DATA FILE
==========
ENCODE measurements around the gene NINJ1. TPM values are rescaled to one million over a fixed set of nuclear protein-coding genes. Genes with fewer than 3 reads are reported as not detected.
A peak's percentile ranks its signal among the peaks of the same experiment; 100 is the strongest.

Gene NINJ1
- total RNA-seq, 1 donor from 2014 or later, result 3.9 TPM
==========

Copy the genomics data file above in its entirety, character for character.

ENCODE measurements around the gene NINJ1. TPM values are rescaled to one million over a fixed set of nuclear protein-coding genes. Genes with fewer than 3 reads are reported as not detected.
A peak's percentile ranks its signal among the peaks of the same experiment; 100 is the strongest.

Gene NINJ1
- total RNA-seq, 1 donor from 2014 or later, result 3.9 TPM